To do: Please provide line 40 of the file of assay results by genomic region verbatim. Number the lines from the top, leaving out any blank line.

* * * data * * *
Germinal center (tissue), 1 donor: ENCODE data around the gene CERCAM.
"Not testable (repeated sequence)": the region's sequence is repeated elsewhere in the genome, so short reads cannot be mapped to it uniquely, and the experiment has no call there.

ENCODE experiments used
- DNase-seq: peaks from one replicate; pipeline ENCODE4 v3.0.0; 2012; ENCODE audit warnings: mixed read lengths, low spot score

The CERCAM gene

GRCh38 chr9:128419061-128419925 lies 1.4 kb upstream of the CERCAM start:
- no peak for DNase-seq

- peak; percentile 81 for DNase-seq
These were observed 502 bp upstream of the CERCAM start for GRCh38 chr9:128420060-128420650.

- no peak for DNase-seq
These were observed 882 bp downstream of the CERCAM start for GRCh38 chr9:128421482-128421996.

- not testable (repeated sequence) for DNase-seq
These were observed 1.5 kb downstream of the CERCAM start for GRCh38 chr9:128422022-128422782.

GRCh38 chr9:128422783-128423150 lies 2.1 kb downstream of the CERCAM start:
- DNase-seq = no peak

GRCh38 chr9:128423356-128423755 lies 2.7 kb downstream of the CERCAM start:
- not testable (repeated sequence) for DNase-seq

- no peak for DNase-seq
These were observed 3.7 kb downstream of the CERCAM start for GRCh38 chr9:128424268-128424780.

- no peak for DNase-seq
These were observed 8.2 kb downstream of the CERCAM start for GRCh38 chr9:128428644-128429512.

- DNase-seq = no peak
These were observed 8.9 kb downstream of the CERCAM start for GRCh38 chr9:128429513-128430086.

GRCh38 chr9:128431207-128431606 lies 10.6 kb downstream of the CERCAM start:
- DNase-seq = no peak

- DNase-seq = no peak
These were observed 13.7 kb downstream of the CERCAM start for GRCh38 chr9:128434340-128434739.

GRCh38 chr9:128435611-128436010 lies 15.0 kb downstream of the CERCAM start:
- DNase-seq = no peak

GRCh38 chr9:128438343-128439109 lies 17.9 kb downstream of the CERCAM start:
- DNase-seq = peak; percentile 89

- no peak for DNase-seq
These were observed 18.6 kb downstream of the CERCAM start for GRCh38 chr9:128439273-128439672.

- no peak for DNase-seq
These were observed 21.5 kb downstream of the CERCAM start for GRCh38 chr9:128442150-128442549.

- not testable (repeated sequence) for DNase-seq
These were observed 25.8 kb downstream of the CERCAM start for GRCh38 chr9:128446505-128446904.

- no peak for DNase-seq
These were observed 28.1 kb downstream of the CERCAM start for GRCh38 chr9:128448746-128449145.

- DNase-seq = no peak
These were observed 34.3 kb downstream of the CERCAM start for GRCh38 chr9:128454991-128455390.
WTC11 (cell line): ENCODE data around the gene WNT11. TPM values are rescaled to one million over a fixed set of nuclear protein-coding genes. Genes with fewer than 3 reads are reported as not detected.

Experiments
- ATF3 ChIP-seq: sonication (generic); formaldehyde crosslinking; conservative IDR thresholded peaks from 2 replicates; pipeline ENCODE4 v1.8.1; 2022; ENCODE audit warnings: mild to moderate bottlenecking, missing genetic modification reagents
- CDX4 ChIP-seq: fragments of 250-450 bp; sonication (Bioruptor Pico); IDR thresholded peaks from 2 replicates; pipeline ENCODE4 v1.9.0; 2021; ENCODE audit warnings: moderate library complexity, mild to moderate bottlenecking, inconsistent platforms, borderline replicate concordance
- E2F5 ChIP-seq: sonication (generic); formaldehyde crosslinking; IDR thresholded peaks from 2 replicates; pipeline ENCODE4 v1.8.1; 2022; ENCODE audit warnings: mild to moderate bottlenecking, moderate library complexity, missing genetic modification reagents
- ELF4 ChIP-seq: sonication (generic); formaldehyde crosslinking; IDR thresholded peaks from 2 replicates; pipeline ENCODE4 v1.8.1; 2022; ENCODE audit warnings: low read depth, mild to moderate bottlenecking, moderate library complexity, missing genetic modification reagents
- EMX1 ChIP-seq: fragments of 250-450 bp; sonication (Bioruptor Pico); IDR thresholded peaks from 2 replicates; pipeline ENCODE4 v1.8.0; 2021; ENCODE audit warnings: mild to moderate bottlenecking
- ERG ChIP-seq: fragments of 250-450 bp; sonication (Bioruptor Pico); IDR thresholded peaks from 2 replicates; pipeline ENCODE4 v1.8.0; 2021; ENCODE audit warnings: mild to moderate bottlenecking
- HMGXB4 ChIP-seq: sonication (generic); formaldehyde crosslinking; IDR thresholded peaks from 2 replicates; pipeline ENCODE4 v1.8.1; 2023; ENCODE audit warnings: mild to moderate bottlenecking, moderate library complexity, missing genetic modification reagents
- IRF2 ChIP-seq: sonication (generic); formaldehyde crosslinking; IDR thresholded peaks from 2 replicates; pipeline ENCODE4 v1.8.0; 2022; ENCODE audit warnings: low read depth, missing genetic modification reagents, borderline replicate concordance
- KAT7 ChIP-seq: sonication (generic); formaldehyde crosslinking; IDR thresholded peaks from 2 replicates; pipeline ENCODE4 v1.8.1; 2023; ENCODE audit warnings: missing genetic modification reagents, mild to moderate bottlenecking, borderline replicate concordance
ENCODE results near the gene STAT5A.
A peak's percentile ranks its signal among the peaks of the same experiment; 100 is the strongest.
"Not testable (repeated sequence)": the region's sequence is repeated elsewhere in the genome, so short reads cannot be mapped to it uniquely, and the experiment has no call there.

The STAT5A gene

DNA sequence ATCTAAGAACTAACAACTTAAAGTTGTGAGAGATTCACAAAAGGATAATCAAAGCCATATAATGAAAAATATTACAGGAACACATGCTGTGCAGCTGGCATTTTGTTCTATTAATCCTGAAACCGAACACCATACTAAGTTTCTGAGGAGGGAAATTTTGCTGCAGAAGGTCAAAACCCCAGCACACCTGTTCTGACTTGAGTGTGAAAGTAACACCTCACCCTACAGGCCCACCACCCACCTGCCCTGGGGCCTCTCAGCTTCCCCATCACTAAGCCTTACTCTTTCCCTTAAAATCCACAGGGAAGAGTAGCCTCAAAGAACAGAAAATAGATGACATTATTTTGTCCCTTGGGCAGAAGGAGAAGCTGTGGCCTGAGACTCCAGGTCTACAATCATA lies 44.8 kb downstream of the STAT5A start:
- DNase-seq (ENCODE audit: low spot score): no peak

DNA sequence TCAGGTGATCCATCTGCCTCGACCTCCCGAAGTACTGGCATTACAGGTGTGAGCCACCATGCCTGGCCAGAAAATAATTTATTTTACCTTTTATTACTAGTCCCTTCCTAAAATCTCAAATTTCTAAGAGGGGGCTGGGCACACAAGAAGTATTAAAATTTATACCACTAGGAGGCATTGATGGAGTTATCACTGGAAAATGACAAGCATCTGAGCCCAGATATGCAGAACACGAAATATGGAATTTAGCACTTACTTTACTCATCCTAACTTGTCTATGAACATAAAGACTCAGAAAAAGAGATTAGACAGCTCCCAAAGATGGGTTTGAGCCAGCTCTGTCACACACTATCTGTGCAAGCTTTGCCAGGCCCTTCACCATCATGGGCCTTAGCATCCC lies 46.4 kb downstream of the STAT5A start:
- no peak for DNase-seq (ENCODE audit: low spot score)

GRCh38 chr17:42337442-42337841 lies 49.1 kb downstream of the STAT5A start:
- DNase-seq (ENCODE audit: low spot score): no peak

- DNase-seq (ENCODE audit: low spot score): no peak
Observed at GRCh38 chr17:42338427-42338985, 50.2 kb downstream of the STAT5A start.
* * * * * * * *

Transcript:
- DNase-seq = no peak